I bought the LP when it was released, as it came out soon after I became a Kinks fanatic. Little did I know that I have been sitting on one of the rarest Kinks' recordings around. Only recently has it come to my attention that it was pulled from distribution in 1975 as a result of a lawsuit filed by Ray Davies. The expanded CD releases include the B-sides as extra tracks but I don't know if the unreleased tracks are available elsewhere.
Maybe it is because I just cannot extricate myself from the Kinks "second" period music - Face to Face up through Lola - but the music on TGLKA seems so darned intimate and touching. Employing the classic four man Kinks sound, you will immediately feel at home here if you like The Kinks Are The Village Green Preservation Society.
For a change of pace I am going to write just a little about each song. The first two rank fairly low on the Mister Pleasant-o-meter but the remaining dozen are charming and then some.
- Plastic Man - unfortunately this was released as a single A-side. Other than the cleverly Monkee-ish "ba-oom bah bah bah" section, this song is the one Kinks failure in their otherwise stellar 66-70 singles releases.
- Groovie Movies - ostensibly from Dave's never released first solo album. He wrote some great songs over the years but this is not one of them
- Pictures In The Sand - apparently an outtake from TVGPS, a slight country tune which points the way towards where the band would be heading in the 1970s.
- Lavender Hill - great drumming, bassoon!, one of the verses is instrumental with a wah wah guitar solo line, ethereal vocal harmonies, and a rare Beach Boys type vocal section at the end. Also a few hard-to-hear mellotron licks.
- The Way Love Used To Be - from the Percy soundtrack. As far as I can determine, Reprise included it on TGLKA because Percy was never released in the USA. A lovely contemplative song with acoustic guitar accompaniment. Ray sings as if his heart is in his throat. Touching.
- Mr. Songbird (yes another Kinks "Mr." song) - That rare truly happy Kinks song with a mellotron sounding like a duo of flutes and a very jazzy contrapuntal vocalized section sounding a bit like the Swingles Singers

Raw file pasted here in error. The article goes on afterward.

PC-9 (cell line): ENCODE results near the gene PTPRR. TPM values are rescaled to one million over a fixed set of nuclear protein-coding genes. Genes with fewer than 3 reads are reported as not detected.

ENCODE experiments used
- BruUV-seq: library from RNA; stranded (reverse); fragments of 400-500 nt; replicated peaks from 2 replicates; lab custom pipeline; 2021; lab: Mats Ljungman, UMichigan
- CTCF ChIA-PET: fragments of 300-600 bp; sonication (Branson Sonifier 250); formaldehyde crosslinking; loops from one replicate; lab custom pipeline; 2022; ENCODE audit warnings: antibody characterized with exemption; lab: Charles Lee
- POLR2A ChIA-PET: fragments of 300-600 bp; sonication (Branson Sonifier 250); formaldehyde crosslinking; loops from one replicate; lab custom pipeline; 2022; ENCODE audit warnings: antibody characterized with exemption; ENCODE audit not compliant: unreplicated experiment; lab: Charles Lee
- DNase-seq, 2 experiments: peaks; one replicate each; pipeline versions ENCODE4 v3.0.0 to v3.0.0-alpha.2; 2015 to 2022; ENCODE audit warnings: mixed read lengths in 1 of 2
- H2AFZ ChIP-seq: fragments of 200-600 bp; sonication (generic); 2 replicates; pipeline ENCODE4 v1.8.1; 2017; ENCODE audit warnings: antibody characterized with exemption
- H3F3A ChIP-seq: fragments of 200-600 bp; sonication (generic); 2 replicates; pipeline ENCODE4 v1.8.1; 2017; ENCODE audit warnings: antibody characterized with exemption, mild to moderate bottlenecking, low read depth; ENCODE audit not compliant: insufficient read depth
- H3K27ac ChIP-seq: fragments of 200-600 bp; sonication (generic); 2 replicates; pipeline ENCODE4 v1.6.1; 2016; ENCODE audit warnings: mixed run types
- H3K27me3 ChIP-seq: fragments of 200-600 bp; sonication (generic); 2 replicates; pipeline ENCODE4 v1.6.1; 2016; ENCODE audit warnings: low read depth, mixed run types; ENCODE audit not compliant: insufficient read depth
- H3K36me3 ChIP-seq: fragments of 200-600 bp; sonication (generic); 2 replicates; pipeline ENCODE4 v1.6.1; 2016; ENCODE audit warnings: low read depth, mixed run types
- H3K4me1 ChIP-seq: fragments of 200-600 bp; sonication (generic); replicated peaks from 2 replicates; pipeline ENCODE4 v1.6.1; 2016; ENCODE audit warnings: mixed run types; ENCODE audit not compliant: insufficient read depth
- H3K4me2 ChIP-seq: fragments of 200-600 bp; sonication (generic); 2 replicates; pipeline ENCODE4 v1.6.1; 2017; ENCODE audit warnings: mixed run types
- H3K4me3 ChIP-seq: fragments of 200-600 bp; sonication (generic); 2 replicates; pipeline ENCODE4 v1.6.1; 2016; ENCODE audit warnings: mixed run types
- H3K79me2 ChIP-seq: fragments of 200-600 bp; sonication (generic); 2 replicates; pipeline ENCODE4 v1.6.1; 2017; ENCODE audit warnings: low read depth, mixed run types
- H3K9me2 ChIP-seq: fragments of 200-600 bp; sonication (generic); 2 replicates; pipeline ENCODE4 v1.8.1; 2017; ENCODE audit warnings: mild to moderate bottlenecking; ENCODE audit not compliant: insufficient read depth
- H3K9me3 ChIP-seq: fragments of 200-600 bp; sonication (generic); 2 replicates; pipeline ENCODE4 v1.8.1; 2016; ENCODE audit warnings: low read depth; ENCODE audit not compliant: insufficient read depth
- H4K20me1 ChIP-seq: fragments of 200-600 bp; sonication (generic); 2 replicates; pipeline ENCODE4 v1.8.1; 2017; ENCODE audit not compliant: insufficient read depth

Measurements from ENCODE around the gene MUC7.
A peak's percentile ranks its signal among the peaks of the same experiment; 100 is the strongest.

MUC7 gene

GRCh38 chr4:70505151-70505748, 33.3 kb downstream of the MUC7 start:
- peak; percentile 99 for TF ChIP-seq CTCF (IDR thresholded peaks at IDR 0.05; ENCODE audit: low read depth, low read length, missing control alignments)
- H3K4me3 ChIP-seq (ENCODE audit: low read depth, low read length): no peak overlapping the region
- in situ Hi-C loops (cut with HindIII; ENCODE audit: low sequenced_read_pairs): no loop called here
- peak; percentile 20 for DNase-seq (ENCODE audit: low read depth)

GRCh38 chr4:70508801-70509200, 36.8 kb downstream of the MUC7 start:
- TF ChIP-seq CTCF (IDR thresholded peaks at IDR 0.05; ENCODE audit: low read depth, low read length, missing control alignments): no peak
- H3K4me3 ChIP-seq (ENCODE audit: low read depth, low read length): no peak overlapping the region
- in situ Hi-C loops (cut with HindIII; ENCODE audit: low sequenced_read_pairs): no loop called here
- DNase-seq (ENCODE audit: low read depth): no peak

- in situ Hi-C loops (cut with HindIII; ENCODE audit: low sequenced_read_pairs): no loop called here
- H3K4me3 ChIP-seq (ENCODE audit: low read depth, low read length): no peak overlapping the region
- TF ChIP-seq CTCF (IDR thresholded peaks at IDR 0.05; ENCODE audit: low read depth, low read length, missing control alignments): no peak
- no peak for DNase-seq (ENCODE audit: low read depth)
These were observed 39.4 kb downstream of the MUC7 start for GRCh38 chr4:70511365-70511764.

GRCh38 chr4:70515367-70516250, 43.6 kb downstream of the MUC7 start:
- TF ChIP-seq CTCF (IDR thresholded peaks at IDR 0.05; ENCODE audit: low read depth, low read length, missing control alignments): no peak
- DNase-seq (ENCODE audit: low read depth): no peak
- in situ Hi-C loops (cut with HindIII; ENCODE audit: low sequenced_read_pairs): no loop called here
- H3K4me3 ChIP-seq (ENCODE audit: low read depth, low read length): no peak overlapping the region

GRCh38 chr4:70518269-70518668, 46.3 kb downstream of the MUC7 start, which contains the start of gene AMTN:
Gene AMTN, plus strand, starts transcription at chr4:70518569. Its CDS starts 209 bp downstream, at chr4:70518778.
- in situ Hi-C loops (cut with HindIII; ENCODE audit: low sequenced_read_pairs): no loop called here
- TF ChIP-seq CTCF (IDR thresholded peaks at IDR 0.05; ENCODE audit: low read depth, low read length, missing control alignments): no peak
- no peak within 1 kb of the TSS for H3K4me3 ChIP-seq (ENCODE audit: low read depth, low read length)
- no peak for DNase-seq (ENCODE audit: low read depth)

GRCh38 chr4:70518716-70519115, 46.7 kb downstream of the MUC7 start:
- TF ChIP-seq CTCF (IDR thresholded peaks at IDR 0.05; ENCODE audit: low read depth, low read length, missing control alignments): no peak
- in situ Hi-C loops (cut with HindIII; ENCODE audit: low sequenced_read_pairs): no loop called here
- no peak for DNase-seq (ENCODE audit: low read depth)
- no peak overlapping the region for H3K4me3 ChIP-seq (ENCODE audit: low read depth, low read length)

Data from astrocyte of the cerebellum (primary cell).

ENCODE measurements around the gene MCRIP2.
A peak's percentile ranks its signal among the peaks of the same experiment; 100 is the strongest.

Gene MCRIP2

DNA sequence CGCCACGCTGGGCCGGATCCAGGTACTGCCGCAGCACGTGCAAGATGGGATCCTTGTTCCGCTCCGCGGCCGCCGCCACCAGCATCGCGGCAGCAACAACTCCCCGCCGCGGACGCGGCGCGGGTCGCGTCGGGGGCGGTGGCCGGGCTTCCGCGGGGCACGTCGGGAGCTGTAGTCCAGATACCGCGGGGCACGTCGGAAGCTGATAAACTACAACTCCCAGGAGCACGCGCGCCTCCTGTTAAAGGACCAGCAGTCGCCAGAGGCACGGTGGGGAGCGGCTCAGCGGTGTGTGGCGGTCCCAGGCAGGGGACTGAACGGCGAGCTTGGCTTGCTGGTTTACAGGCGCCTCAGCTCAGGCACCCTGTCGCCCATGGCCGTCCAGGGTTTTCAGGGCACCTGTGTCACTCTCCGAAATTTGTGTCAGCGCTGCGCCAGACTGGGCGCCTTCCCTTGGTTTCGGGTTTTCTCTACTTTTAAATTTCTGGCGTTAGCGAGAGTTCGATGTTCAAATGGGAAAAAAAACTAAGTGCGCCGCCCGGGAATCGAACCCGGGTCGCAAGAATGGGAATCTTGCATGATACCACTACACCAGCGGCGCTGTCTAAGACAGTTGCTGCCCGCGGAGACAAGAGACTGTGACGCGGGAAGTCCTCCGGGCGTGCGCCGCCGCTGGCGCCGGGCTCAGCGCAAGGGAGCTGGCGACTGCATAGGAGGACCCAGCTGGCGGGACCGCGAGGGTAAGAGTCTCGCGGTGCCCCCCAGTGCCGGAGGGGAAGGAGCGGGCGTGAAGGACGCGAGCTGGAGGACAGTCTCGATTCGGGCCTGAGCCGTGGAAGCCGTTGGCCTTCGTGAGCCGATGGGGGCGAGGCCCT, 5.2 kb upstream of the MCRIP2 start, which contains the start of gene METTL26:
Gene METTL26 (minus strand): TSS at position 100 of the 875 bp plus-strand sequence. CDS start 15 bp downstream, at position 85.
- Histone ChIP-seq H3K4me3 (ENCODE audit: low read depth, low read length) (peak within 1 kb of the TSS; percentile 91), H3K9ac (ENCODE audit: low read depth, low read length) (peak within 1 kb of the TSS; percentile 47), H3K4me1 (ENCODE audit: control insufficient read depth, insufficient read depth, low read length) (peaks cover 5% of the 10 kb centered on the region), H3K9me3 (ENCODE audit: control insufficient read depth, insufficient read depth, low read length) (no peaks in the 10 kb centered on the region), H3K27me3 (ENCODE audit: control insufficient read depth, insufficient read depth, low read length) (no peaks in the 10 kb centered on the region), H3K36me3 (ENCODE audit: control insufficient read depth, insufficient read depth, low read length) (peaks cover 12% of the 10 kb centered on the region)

- This Man He Weeps Tonight - Dave's best effort here. It opens with an awesome guitar riff doubled on bass. The guitar work throughout is gorgeous but way too much in the back of the mix. Mr. Avory gets in some really good hits.
- Till Death Us Do Part - Ray's great theme song for a 1969 film based on Britain's long running sitcom (and basis for the USA's All In The Family). Like Dead End Street, a trombone plays a major role here and its use is spot-on spectacular. The vocal harmonies in the chorus are a harbringer of that la-la-la-iest Kinks' tune - Wonderboy. This song is a little lost treasure.
- There Is No Life Without Love - credited to both Davies' brothers, a sweet little tune with simple accompaniment of mandolin bass and drums. I would guess that there are no more than twenty distinct words total in the lyrics, but you know it just doesn't matter when the melody is so wonderful and these two sometimes warring brothers are singing octave harmonies so peacefully.
- Misty Water - It starts with succinct piano chords beneath Ray's delicately delivered opening verse, but things really get rolling on the second verse when the guitar kicks in. But wait there is even more fun - the chorus transmogrifies this into a garage rock sing-a-long. There is even a cheesy 60's farfisa organ buried deep in the mix. Then a short ethereal vocalized section appears as if we suddenly dropped into Gogi Grant's The Wayward Wind only to be knocked off our feet with Dave's ferocious guitar chords to bring us back for another pass.
- When I Turn Off The Living Room Light - The opening line seems to get some people really angry but I think Ray is totally innocent of any sort of ethnic or racial slur. The lyrics may seem thoughtless at the beginning but by the final verse it is clear that the singer puts himself in the same boat as his less than lovely partner - "We don't feel so ugly, we don't feel so draggy, we don't feel so twisted up tight/and we don't feel as ugly as we really are, when we turn off the living room light."
- I'm Not Like Everybody Else - The B-side to Sunny Afternoon. It seems to me as if Ray is singing with his best Dave vocal immitation. Or maybe it is Dave - I am never sure. A true classic, this one bridges the gap between The Kinks and The Who, with a few dollops of garage rock thrown in for good measure. Dave's guitar is thunderous here.
- Where Did My Spring Go? - Opens with a piano and guitar intro, with Dave's guitar work sounding vaguely like something off of a Jefferson Airplane album. This contains some of Ray's most angry and bleak lyrics. "Remember all those sleepless nights, making love by candlelight, and every time you took my love, you were shortening my life."
- Rosemary Rose - Luckily Ray just cannot stop singing about his sister. Starting off like an early Del Shannon rocker with a mandolin standing in for the musitron, the song adds a harpsichord for the middle eight. And the priceless lyrics are scolding yet tender - "You look nothing like a child, yet you're such a little baby/Chewing on your liquorish gum, and cigarettes."
And the tale of Anne Maria and her daughters in Misty Water: